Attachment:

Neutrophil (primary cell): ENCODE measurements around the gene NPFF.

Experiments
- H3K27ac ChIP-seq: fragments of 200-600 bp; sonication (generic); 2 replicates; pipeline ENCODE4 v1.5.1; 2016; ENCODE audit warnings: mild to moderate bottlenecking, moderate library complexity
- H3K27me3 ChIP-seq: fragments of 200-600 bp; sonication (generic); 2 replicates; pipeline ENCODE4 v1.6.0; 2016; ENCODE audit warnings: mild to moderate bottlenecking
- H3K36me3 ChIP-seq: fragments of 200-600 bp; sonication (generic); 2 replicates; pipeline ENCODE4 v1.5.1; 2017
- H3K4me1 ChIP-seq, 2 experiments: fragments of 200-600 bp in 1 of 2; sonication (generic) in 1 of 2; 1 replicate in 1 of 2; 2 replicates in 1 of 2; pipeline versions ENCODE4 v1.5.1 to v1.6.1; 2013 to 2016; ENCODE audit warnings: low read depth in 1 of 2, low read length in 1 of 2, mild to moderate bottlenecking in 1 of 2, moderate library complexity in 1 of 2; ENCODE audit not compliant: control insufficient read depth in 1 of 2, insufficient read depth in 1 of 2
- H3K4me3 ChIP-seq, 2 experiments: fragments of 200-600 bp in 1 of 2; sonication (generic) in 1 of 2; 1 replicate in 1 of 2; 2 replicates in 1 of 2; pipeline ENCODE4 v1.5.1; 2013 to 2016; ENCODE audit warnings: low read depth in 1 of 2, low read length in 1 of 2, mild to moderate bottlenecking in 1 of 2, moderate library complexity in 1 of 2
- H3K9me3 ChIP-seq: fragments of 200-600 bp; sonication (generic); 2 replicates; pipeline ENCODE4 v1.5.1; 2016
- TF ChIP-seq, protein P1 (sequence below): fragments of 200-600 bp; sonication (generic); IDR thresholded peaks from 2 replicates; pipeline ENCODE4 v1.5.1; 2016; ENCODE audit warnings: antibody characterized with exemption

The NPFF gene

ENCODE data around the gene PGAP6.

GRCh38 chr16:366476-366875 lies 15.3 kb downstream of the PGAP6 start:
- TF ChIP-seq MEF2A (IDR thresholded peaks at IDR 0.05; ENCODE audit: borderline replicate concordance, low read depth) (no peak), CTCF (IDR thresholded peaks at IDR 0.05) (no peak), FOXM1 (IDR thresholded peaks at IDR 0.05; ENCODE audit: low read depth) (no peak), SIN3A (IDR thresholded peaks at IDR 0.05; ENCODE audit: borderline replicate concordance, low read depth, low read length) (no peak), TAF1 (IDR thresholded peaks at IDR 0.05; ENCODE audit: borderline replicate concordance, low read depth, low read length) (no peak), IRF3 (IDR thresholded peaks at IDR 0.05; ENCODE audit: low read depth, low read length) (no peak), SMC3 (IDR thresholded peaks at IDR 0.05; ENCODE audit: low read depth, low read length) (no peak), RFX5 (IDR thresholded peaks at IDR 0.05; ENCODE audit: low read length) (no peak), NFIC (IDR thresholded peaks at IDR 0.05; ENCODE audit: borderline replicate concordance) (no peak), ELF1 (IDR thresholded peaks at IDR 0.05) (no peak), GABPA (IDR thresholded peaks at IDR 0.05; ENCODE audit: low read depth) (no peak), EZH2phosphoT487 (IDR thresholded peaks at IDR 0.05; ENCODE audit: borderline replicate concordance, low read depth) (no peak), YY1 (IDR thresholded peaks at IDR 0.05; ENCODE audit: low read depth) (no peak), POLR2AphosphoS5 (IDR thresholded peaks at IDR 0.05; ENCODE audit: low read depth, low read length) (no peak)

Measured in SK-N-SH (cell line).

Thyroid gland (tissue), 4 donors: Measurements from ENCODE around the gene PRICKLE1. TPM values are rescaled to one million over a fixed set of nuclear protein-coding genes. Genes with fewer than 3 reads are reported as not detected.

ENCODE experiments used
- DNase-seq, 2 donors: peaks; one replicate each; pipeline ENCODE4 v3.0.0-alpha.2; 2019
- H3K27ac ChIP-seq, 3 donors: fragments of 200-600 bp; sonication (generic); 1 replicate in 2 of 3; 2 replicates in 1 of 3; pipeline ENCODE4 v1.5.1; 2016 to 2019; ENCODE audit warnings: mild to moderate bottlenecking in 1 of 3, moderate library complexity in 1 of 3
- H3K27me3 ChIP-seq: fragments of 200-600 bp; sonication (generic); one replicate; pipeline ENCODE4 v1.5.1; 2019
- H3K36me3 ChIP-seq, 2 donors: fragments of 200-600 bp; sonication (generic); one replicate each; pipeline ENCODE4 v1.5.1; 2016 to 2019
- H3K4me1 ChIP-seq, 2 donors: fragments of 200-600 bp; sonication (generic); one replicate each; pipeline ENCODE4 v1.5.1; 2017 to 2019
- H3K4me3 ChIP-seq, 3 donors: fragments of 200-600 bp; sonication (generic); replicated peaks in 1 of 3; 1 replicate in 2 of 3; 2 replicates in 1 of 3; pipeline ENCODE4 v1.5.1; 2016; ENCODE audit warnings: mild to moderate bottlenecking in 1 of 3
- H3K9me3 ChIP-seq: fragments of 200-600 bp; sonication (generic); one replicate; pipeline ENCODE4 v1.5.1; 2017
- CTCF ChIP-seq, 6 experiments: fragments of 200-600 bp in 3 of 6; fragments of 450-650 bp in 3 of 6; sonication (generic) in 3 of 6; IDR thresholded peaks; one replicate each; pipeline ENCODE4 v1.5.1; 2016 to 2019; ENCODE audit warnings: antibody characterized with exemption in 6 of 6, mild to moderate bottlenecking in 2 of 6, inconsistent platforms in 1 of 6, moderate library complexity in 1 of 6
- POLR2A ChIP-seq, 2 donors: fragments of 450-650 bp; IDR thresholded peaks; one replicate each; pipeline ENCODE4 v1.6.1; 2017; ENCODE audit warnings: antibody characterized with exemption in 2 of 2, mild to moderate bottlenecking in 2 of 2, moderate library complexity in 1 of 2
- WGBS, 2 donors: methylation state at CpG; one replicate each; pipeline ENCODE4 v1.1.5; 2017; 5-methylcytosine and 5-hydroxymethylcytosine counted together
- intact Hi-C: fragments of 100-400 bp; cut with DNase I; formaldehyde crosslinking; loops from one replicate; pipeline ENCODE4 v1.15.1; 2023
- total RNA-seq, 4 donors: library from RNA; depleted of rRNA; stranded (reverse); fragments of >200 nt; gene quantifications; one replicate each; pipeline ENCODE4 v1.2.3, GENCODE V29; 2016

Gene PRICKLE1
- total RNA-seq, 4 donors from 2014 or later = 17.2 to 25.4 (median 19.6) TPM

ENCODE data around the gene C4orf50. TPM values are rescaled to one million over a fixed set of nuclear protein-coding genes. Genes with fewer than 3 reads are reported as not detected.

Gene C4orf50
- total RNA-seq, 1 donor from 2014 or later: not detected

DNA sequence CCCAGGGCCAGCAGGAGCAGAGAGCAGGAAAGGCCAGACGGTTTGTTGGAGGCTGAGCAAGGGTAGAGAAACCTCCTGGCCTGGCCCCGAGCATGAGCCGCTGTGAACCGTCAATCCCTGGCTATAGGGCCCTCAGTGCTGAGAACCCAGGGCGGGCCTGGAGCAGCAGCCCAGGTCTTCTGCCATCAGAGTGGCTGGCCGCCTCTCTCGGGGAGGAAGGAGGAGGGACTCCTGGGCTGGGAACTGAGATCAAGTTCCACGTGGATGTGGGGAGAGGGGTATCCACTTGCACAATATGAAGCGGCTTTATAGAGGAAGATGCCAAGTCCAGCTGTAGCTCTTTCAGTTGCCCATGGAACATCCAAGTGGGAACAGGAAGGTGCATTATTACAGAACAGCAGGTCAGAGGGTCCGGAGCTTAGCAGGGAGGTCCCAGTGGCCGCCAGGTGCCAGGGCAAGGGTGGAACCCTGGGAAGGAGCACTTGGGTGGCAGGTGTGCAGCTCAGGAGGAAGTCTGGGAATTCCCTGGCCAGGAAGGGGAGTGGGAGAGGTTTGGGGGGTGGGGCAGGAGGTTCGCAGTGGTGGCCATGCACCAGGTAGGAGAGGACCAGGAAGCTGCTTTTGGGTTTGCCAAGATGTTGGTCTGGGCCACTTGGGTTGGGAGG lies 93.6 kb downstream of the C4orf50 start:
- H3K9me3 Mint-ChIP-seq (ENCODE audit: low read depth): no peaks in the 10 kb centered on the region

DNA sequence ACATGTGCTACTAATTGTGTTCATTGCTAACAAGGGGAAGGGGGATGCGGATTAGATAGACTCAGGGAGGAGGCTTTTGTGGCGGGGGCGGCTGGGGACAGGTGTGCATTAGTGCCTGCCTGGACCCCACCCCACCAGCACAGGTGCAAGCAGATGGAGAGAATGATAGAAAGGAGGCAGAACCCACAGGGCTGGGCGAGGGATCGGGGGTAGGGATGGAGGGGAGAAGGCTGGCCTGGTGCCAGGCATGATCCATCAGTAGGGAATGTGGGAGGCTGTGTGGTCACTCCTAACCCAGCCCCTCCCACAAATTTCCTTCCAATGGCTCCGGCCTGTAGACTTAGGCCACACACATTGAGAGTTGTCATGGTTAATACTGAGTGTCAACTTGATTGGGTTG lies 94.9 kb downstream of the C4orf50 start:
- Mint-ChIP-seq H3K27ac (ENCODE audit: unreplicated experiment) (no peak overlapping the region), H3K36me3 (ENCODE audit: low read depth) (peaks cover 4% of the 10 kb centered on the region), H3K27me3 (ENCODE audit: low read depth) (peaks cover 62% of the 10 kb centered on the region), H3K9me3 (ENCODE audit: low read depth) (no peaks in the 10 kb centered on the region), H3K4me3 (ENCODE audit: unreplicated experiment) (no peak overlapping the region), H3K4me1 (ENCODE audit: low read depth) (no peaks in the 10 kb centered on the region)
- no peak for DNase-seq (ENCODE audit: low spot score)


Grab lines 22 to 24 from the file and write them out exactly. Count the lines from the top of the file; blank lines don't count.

- H3K4me3 ChIP-seq, 3 donors: fragments of 200-600 bp; sonication (generic); replicated peaks in 1 of 3; 1 replicate in 2 of 3; 2 replicates in 1 of 3; pipeline ENCODE4 v1.5.1; 2016; ENCODE audit warnings: mild to moderate bottlenecking in 1 of 3
- H3K9me3 ChIP-seq: fragments of 200-600 bp; sonication (generic); one replicate; pipeline ENCODE4 v1.5.1; 2017
- CTCF ChIP-seq, 6 experiments: fragments of 200-600 bp in 3 of 6; fragments of 450-650 bp in 3 of 6; sonication (generic) in 3 of 6; IDR thresholded peaks; one replicate each; pipeline ENCODE4 v1.5.1; 2016 to 2019; ENCODE audit warnings: antibody characterized with exemption in 6 of 6, mild to moderate bottlenecking in 2 of 6, inconsistent platforms in 1 of 6, moderate library complexity in 1 of 6